People with superesophageal or Silent Reflux (stomach acid coming up above the esophagus into the throat and back of nose) usually don’t experience heartburn or indigestion. Instead, other symptoms such as hoarseness, coughing and excessive phlegm, constant throat clearing, choking, burning sensation and the feeling of stomach contents coming up are typical. Nasal endoscopic examination of the larynx (voice box) and the nearby inlet to the upper esophagus is usually employed to confirm the diagnosis of this type of reflux. In some cases actual 24 hour pH testing is performed by putting a probe in the nose the nose so that the stomach acid coming up into the nose can actually be measured. In some cases the pH test is performed while the patient is taking anti-reflux medication, to make sure that antacid treatment is effective in eliminating the acid reflux.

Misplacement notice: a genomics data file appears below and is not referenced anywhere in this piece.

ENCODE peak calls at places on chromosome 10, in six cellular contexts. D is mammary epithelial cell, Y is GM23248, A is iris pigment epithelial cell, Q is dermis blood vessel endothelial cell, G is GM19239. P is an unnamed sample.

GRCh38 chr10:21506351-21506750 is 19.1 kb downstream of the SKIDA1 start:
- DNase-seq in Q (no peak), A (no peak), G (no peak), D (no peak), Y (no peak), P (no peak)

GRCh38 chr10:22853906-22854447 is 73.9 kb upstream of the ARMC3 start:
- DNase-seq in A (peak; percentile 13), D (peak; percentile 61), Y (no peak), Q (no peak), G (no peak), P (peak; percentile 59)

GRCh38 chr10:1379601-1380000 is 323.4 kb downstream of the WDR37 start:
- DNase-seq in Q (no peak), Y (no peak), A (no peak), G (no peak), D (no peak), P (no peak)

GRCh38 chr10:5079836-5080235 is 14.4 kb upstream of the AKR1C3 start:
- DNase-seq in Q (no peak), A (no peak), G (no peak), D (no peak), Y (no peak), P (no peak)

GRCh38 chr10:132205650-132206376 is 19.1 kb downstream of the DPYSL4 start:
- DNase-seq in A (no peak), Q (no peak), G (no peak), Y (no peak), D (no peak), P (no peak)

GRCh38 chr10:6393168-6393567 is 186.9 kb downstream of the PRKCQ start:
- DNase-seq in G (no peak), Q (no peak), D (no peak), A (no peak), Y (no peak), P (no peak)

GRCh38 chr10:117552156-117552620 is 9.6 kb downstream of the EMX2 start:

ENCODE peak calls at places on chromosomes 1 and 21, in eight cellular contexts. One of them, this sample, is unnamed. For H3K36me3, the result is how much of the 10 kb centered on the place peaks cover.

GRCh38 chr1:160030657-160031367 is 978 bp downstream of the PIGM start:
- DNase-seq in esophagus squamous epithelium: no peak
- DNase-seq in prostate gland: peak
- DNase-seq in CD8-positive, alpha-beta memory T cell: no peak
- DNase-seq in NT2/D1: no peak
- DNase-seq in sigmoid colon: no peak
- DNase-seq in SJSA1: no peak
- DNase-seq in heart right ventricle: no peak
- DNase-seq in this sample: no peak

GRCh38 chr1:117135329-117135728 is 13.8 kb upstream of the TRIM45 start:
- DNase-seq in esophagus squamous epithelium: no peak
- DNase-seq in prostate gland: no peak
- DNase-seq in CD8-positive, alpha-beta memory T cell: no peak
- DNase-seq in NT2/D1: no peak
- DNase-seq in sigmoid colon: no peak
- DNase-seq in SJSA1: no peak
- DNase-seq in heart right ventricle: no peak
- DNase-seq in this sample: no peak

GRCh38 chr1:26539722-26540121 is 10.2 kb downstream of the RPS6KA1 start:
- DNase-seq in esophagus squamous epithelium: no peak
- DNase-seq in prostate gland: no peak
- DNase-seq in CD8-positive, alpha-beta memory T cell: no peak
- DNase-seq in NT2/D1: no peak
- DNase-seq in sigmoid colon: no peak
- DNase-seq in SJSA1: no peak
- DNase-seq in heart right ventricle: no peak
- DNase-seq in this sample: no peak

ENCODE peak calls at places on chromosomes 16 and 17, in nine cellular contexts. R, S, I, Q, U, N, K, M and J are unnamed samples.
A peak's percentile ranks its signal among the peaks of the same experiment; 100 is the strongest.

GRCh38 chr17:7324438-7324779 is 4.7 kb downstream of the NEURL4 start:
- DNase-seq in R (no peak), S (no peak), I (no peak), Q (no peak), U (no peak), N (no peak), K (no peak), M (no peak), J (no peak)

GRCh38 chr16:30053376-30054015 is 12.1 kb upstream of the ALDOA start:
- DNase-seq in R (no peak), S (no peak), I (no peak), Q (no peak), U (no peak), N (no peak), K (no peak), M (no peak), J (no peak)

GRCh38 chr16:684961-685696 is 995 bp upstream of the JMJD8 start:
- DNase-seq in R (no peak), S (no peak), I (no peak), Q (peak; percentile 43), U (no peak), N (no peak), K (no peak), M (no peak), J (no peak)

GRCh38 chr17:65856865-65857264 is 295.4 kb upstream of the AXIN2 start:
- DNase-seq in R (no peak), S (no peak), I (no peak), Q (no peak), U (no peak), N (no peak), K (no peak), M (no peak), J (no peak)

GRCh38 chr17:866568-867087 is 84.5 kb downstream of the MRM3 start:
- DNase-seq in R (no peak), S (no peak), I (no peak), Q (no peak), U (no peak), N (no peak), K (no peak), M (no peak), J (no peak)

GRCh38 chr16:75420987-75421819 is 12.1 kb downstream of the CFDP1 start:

Other options include cephalosporins such as cefpodoxime proxetil (Vantin) and cefuroxime (Ceftin). In patients allergic to beta-lactams, trimethoprim-sulfamethoxazole (Bactrim), clarithromycin (Biaxin), and azithromycin (Zithromax) may be prescribed but might not be adequate coverage for H. influenzae or resistant S. pneumoniae . 16 Penicillin, erythromycin (Suprax), and first-generation cephalosporins such as cephalexin (Keflex, Keftab) are not recommended for treating acute sinusitis because of inadequate antimicrobial coverage of the major organisms.